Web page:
When asked what proposed ideas they supported or believed would be most effective in preventing active shooter events, the three most supported all revolved around training and education for law enforcement, fire fighters, EMS (97%), schoolteachers (97%) and even the public (94%). Preventing felons from purchasing or possessing a firearm (86%), requiring background checks for all firearm purchases (83%) and prohibiting those with mental health issues from purchasing or possessing a firearm (68%) were all on the list in declining order.

There was support shown for prohibiting those convicted of domestic violence from purchasing or possessing a firearm (64%). Red flag laws that allow weapons to be confiscated from at risk individuals (53%) and requiring those purchasing a firearm to waive their privacy rights pertaining to their mental health records as part of the background investigation (48%) show an almost even division of outlook among the respondents. Allowing teachers to carry firearms while at school (53%) and arming teachers with firearms while at school (45%) was also listed. (Author’s Note: The 8% difference is likely about ownership of the weapon: personal ownership vs. the school providing the firearm.)

Banning the sale of semi-automatic weapons to civilians (non-law enforcement personnel) was opposed or strongly opposed by 83% of the respondents. Banning the possession of the same type weapon was opposed or strongly opposed by 81% of the respondents.

That’s a lot of data to sort but it provides valuable insight regarding what our experienced and trained law enforcement officers today feel are the best ways to limit active shooter attacks and, where they occur, the best ways to limit loss of life. Training, for all potentially involved parties, is a priority for reaction training. If the event occurs, the fastest response by armed and trained personnel is the best response. Historically speaking, very few active shooters surrender. The large majority either commit suicide when faced with an armed response or they are neutralized by an armed “good guy.”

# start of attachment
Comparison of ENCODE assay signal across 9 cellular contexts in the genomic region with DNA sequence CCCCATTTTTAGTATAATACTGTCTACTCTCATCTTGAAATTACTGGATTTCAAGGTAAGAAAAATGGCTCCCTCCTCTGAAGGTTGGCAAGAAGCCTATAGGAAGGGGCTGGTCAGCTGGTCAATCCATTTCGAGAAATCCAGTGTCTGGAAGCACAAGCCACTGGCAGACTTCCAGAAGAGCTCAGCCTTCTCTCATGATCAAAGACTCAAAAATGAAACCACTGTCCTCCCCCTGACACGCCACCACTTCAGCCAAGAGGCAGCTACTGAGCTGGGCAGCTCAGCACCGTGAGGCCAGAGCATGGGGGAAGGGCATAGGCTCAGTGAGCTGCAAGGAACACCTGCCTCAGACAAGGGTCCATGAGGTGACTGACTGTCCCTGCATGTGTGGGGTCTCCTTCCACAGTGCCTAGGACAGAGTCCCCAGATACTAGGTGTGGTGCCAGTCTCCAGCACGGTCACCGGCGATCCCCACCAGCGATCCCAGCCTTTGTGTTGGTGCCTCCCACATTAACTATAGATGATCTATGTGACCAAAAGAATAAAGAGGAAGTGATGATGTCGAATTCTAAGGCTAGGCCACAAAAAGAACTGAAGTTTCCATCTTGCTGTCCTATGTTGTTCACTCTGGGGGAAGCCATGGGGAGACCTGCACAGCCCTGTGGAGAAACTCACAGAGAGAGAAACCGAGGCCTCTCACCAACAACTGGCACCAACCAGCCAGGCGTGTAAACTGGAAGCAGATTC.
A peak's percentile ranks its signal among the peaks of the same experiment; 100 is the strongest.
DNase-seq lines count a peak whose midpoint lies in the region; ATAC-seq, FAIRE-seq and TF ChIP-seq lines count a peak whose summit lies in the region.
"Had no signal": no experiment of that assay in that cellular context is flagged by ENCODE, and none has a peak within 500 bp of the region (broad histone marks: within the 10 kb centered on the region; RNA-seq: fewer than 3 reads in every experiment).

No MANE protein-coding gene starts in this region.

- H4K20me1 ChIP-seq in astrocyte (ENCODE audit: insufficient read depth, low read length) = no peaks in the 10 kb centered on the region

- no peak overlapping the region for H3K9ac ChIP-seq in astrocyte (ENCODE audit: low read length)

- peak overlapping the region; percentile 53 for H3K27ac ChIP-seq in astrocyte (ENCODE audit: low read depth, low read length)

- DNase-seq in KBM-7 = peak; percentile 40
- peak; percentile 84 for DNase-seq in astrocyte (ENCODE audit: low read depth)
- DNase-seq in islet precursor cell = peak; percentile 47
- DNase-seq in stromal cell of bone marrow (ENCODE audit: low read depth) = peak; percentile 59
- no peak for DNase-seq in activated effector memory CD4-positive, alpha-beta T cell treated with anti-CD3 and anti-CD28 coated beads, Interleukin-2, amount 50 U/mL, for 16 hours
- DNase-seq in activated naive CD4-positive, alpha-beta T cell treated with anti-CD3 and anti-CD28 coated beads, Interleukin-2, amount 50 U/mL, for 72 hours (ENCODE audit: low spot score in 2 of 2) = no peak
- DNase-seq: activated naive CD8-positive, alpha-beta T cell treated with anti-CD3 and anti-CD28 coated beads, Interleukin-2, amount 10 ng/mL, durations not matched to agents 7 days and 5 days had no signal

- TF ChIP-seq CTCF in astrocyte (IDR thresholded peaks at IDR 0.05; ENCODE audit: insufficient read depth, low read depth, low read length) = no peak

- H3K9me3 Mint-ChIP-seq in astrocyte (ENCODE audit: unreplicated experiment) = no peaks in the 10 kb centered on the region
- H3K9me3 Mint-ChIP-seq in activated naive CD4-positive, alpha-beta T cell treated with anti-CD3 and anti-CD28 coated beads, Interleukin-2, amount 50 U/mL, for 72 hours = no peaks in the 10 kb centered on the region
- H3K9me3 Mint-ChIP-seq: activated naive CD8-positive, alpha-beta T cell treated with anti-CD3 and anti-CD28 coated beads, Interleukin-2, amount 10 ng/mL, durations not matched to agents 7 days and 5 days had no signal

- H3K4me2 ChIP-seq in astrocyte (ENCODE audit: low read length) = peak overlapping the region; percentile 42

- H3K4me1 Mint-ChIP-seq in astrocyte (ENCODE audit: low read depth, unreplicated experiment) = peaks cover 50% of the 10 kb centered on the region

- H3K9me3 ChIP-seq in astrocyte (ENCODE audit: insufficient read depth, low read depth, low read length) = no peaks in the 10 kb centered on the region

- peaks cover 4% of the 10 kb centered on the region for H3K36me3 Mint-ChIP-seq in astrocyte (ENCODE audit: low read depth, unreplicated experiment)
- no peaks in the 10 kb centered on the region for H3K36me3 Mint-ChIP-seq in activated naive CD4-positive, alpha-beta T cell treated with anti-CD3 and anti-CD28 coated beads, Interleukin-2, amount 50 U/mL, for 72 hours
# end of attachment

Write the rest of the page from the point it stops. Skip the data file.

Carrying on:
Where gun control is concerned, despite some recent high profile legislative attempts to limit access to particular weapons, the data shows greater support from law enforcement toward limiting access for convicted felons, those who have demonstrated violent tendencies and those with mental health challenges.

As Active Shooter Response protocols continue to evolve, we expect to see more attention given to the immediate responder as opposed to the first responders. The immediate responder is the person closest in proximity to the bad actor when the attack starts. If the immediate responder is armed, and/or sufficiently trained and motivated, the number of casualties will be limited as compared to the count if such an immediate responder wasn’t there.

Finally, we at EBM would encourage all employers, corporations, business locations, schools, etc. to develop or contract active shooter response training and to make sure it’s delivered on a regular schedule. How to avoid being a victim and how to prevent access to a ready pool of targets can go a long way to limiting casualties should an active shooter attack occur at your location. Act responsibly; recognize the potential threat; do what you can to prevent it or lessen its impact. The difference can literally be counted in the number of lives lost… or saved.

About the Author

Lt. Frank Borelli (ret), Editorial Director | Editorial Director

Lt. Frank Borelli is the Editorial Director for the Officer Media Group. Frank brings 20+ years of writing and editing experience in addition to 40 years of law enforcement operations, administration and training experience to the team.

Frank has had numerous books published which are available on Amazon.com, BarnesAndNoble.com, and other major retail outlets.

If you have any comments or questions, you can contact him via email at [email protected].